Offer the right amount of detail:  You don’t have a problem if your answer to the question is no. However, if your answer is yes, you need to choose your words wisely and offer the right amount of detail. This can be tricky; while you don’t want to divulge too much information on the issue, you need to explain what happened that led to you being convicted for the crime. Hence, try and strike a balance between the two. Also, make sure that no information is overshared when explaining the circumstances that led to your conviction. Most importantly, take responsibility for your actions, but come back to the job skills as soon as possible. This is what the interviewer or hiring manager expects you to do. Although knowing about your history is important, most employers are interested and focused on finding out what you have to offer. The ultimate goal is to make the interview about what you can do for the organization in the future.

Show the organization the progress you have made: It is an undeniable fact that everyone makes a mistake. However, your ability to learn from and move on from your mistakes sets you apart. The same can be applied to the conviction of a crime.  Employers tend to be impressed by job candidates who have made tremendous growth and progress after a setback. Thankfully, everyone has the opportunity to redeem themselves after their conviction. What do you do after serving your conviction? Do you go back and commit the same crime? Do you move forward and go back to school? Do you apply and go for an internship? Going to school, doing volunteer work, and pursuing certificates are great illustrations of personal growth. It is important, crucial, and vital to show hiring managers a sense of dedication toward improving. Workers can even add these to an application and then expand on them when asked this question during the job interview.

Be remorseful: I understand it might be a little embarrassing to admit you have been convicted of a crime. Perhaps, you are considering just lying about the conviction, finishing the interview, and never following up on the job. That way, nobody ever finds out you have been convicted and you save yourself the so-called embarrassment. But don’t do that; believe it or not, as mentioned earlier, you can be confident that many hiring managers and companies are willing to work with your conviction. The most important thing is that you show remorse and growth. In relation, demonstrate how your mistakes have made you into a wiser, productive, and more experienced person. Explain how you have changed, assure the employer that you regret your decisions, and indicate how you have learned from these difficult life experiences. I can assure you that your chances of landing a job would be much higher when you show remorse than when you don’t.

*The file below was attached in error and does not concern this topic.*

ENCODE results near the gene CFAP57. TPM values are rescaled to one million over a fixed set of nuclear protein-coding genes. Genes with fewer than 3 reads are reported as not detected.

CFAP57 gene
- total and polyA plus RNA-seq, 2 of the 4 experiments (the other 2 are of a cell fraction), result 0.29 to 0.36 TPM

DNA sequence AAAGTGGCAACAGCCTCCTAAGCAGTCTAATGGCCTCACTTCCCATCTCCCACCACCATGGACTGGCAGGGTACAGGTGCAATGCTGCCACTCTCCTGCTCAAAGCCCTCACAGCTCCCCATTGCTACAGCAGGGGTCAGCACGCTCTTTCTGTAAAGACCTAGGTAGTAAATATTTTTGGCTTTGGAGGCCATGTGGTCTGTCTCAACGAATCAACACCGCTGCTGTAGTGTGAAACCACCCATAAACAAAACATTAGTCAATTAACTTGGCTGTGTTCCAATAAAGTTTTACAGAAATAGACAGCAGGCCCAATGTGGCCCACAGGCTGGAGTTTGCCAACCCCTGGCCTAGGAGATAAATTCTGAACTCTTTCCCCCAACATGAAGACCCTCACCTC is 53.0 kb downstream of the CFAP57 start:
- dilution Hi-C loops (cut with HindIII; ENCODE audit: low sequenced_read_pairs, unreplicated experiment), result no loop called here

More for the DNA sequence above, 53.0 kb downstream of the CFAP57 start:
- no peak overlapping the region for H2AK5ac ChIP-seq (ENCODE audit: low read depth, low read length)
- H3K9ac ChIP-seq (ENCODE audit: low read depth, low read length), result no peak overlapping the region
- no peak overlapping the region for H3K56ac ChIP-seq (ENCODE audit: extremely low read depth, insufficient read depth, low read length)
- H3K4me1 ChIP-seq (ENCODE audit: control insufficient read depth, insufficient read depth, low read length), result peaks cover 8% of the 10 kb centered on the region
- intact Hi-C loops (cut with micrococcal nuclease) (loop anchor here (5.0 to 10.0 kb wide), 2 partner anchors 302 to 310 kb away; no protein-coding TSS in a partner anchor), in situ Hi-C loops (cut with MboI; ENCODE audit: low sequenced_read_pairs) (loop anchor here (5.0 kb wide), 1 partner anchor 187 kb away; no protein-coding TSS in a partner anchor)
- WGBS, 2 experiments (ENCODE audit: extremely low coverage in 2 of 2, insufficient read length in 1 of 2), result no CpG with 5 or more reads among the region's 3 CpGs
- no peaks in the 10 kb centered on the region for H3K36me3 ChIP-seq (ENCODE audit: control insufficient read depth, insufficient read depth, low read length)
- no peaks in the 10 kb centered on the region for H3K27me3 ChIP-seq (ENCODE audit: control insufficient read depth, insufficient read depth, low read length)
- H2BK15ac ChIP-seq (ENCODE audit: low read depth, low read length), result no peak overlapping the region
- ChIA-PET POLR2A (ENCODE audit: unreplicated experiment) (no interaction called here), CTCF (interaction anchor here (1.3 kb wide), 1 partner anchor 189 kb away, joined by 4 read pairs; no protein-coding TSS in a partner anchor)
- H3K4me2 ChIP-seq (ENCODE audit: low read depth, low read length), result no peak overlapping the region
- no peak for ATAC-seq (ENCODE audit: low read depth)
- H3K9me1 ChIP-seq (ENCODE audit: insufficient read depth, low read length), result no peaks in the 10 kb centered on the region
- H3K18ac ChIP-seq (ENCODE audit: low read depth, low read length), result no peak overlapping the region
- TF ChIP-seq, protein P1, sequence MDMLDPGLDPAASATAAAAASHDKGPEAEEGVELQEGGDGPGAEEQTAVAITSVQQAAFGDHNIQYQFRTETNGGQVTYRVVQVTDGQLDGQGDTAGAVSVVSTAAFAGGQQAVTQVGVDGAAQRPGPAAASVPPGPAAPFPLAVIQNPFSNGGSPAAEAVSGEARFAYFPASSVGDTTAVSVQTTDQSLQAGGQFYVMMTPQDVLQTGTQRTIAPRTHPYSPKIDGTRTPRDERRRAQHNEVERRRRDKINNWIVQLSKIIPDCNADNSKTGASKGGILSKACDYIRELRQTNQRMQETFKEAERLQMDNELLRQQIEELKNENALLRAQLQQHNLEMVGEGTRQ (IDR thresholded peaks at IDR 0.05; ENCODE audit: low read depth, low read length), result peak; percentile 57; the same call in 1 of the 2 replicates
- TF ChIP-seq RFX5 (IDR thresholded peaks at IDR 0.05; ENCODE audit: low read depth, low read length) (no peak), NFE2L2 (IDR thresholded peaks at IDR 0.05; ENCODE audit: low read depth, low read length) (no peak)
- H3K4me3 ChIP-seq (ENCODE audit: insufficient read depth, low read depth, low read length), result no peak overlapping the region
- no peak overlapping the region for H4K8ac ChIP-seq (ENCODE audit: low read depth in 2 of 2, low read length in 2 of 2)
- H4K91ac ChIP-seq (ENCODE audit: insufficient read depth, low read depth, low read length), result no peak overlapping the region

Sample Answers to the Question

Below are sample answers to the question- have you ever been convicted of a crime? Beyond just yes or no. These answers should help give potential and current job seekers direction.

  • Since my conviction, I have created s strong bond with others and matured greatly.  Also, I am attending a local support group that has not only helped me personally but has also improved my conversation skills. I think this will serve me well in a customer service position.
  • Yes, I have had some trouble in my past. However, through hard work and resolve, I started to overcome my problems. While I regret those decisions, I feel I have changed for the better in the long run. I am devoted to growing as a person and I believe that will make me a stronger worker.
  • Working past a criminal conviction has taught me to focus on ethics and efficiency. It wasn’t easy to reach a new outlook but in the end, it was very uplifting. As a cashier, I will be able to use my positive attitude to greet patrons from all walks of life.

Interview Questions